Mumbai: Indian banks will grow at a fast clip in the next 3-5 years, but their margins will remain under pressure this fiscal as lenders are unlikely to pass on all funding costs to borrowers in a high interest rate environment, Standard & Poor’s said on Wednesday.
“There is a fairly high amount of pressure on the funding costs. There is a broad upward movement of the interest rates, which is putting an upward pressure on the funding rates,” analyst Geeta Chugh told reporters in a teleconference.
Net interest margin -- that shows the difference between interest earned and interest paid out -- has been a major concern for Indian banks, as the government is left with no choice other than the blunt instrument of more aggressive interest rate increases even as growth momentum slows.
Bankers recently sounded cautious while fielding reporters’ queries on margin outlook for FY12, with most giving out a conservative outlook of about 3%.
“We are seeing that there is a migration happening from savings deposit to term deposit,” Chugh said, citing that as another reason for a hike in funding costs.
Chugh, however, is positive about banks’ asset quality improving, and sees credit growing 20% in FY12, despite a series of interest rate hikes by the Reserve Bank of India (RBI), which has raised rates nine times since March 2010.
“India’s economy is growing, the market is fairly under penetrated with private sector credit to GDP (gross domestic product) at just about a little over 50%, the demographics for India are fairly favorable and the regulatory framework is prudent,” she said.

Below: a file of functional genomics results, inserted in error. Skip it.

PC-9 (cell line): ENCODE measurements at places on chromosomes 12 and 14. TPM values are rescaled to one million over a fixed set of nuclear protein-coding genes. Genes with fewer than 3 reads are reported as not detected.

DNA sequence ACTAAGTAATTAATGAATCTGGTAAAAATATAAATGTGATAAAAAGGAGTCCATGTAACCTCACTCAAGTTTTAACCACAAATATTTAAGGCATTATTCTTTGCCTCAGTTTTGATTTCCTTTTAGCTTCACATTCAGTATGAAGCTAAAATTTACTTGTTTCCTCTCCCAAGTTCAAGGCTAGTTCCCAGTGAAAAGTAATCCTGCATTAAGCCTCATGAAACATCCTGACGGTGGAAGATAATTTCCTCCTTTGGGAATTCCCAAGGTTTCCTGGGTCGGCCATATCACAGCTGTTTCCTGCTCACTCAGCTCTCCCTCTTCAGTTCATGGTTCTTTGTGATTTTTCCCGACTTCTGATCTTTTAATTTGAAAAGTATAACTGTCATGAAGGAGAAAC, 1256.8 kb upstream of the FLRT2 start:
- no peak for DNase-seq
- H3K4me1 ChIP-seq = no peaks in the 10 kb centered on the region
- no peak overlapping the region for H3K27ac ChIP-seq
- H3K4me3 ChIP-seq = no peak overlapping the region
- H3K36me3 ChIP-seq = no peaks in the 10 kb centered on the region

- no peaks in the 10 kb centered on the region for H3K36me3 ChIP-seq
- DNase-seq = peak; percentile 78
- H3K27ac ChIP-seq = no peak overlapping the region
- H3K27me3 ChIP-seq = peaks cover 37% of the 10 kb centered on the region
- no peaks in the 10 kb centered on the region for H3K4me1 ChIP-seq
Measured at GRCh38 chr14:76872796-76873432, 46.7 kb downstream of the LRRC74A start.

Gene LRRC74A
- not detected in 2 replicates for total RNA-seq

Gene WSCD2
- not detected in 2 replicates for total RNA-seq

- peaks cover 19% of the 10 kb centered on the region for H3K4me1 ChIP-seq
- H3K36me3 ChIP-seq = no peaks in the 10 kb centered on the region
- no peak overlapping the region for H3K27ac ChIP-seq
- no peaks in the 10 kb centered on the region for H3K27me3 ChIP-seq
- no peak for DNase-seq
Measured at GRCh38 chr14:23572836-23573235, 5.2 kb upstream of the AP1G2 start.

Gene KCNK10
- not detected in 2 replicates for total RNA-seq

“The key sector that will lead the growth in FY12 will be infrastructure, metals and mining, and over a medium term perspective we also see retail lending to provide an impetus to credit growth.”
Capital Cushion Key
Chugh said capitalization is going to be the key for Indian banks, specially state-run ones, going forward.
“Private sector banks are well capitalized and they do have access to the capital markets. Nevertheless, government-backed banks could need additional capital to support growth plans,” she said.
Many state-run banks, including Bank of India and Indian Bank have said recently that they will consider raising capital through share sales, as the government’s move to raise stake gave them a cushion to safely approach the capital markets.
Several Indian lenders have put their plans for domestic debt raisings on the backburner, deterred by surging interest rates. They are waiting for borrowing costs to soften before hitting the market, while some may tap the equity markets instead, banks and analysts said.